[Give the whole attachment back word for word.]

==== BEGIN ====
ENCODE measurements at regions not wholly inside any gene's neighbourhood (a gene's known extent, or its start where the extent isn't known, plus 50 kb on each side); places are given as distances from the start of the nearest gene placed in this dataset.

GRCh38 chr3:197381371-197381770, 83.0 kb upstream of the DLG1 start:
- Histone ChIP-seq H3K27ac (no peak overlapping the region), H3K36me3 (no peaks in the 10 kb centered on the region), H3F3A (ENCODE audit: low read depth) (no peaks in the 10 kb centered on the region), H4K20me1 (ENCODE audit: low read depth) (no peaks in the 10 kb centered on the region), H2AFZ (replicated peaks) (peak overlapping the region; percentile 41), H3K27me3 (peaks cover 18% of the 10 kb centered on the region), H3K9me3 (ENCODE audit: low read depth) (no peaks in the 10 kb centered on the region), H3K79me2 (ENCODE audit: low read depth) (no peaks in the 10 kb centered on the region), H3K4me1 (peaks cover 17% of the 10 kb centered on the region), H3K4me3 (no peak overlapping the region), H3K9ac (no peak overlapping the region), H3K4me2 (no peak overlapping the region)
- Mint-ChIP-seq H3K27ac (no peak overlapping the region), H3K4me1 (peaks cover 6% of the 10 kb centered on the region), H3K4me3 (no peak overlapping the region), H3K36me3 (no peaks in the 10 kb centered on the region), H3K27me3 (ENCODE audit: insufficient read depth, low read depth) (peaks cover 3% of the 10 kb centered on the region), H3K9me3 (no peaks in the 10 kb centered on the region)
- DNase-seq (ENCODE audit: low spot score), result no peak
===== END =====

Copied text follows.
ENCODE measurements at regions not wholly inside any gene's neighbourhood (a gene's known extent, or its start where the extent isn't known, plus 50 kb on each side); places are given as distances from the start of the nearest gene placed in this dataset.

GRCh38 chr3:197381371-197381770, 83.0 kb upstream of the DLG1 start:
- Histone ChIP-seq H3K27ac (no peak overlapping the region), H3K36me3 (no peaks in the 10 kb centered on the region), H3F3A (ENCODE audit: low read depth) (no peaks in the 10 kb centered on the region), H4K20me1 (ENCODE audit: low read depth) (no peaks in the 10 kb centered on the region), H2AFZ (replicated peaks) (peak overlapping the region; percentile 41), H3K27me3 (peaks cover 18% of the 10 kb centered on the region), H3K9me3 (ENCODE audit: low read depth) (no peaks in the 10 kb centered on the region), H3K79me2 (ENCODE audit: low read depth) (no peaks in the 10 kb centered on the region), H3K4me1 (peaks cover 17% of the 10 kb centered on the region), H3K4me3 (no peak overlapping the region), H3K9ac (no peak overlapping the region), H3K4me2 (no peak overlapping the region)
- Mint-ChIP-seq H3K27ac (no peak overlapping the region), H3K4me1 (peaks cover 6% of the 10 kb centered on the region), H3K4me3 (no peak overlapping the region), H3K36me3 (no peaks in the 10 kb centered on the region), H3K27me3 (ENCODE audit: insufficient read depth, low read depth) (peaks cover 3% of the 10 kb centered on the region), H3K9me3 (no peaks in the 10 kb centered on the region)
- DNase-seq (ENCODE audit: low spot score), result no peak